Farm Focus: Re-planting Early Variety Peaches & Nectarines

Virgilio with a replant

Virgilio with a replant

In the last couple of years, we've planted around 50 acres of new trees. Most of them are thriving, having gained height and vigor.  But, there is always a small percentage, usually 2-3 percent of any planting, that don't make it.  When you plant 50 acres, that small percentage adds up to a fair amount of trees, this year about 200.  

Over the winter, Rachel goes through the farm with an orchard map to identify exactly where and which varieties of trees we we need to replant in order to create an order for the nursery and a planting plan. Typically, we replant  during the winter months when we have more time available. The soil needs to be just right for planting - not so wet that it clumps and creates big air pockets, but not too dry either. This winter was way too wet to even think about planting. The ground is just drying out enough for this work. This means we have an extra busy spring since we are still in full on thinning mode (see Al's previous notes in April), getting our irrigation in working order, and coming into our first harvest of stone fruit!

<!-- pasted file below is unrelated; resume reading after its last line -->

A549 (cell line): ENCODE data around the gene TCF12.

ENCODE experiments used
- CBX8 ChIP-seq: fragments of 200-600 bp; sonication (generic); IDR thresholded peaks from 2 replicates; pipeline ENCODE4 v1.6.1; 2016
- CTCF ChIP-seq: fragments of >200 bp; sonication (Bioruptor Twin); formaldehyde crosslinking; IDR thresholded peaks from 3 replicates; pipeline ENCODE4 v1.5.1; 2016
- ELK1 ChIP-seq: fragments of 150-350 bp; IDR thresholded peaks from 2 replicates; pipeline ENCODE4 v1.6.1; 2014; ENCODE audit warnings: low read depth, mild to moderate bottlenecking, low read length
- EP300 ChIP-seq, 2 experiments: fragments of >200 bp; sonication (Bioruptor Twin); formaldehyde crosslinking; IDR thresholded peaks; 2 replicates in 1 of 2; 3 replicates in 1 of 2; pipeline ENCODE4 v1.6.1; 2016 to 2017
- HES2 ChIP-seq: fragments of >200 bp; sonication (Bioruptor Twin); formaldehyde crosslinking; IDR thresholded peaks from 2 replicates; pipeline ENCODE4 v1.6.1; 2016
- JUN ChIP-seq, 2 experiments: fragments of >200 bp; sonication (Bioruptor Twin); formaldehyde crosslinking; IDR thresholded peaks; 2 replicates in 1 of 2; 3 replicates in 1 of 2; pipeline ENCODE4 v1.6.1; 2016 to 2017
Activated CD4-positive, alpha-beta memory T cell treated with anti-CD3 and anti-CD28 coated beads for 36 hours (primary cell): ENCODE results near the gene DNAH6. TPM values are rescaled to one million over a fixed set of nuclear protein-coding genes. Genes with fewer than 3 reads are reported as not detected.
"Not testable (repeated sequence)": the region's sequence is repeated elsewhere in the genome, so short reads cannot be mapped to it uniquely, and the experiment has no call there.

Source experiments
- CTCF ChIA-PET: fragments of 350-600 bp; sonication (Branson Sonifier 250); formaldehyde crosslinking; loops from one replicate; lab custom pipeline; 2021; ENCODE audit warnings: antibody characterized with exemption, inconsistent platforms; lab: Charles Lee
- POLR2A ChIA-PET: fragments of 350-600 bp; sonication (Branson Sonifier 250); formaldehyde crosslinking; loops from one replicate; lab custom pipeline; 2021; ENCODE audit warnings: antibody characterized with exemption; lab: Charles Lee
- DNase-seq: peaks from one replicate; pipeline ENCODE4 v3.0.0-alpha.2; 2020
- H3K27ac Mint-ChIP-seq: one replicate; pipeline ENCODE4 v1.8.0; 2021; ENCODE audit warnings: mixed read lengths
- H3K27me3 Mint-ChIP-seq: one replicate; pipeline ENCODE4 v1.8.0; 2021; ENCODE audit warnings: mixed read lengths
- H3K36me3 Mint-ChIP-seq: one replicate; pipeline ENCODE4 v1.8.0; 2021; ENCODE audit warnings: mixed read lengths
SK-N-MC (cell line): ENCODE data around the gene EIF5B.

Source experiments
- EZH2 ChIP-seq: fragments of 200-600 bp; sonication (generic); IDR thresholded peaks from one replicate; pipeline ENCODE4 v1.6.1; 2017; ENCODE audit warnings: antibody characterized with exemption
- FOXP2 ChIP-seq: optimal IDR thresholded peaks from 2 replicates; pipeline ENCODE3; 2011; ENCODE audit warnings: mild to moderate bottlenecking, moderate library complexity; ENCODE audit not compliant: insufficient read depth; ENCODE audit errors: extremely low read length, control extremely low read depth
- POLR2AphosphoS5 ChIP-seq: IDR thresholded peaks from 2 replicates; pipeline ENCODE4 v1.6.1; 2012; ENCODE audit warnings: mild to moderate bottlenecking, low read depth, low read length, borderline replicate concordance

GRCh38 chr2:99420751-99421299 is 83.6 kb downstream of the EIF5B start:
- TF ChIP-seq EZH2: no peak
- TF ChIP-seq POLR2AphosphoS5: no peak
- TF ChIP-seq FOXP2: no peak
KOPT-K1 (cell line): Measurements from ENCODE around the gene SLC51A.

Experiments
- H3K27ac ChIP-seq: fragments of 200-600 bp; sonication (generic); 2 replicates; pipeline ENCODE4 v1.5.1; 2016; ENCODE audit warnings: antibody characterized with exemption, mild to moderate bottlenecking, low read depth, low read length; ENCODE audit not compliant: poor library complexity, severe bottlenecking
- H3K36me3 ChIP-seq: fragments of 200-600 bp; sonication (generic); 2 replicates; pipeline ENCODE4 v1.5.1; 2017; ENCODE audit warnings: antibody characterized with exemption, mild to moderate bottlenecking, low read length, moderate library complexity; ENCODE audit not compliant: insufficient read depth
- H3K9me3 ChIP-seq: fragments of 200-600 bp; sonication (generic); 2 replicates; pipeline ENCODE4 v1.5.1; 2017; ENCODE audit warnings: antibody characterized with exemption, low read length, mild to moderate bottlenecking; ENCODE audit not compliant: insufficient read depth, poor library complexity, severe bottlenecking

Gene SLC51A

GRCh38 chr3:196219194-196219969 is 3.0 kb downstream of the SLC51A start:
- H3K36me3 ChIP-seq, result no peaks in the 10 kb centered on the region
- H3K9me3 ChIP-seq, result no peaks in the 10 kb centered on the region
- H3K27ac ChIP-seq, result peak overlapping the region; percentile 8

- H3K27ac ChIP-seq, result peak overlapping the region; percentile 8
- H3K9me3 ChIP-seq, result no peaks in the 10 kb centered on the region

It's a great thing Rachel is so detail-oriented and organized because she is getting our new trees in the ground with     utmost efficiency and accuracy with a very small team so we can continue with our regularly scheduled seasonal work.  Last week in just a few hours we re-planted several, new to Frog Hollow, late-season stone fruit varieties. These new varieties will extend our stone fruit season further into the late summer and fall once they come into production. 

Thanks to Rachel, Virgilio, and our crew for juggling tasks to get these replants into the ground.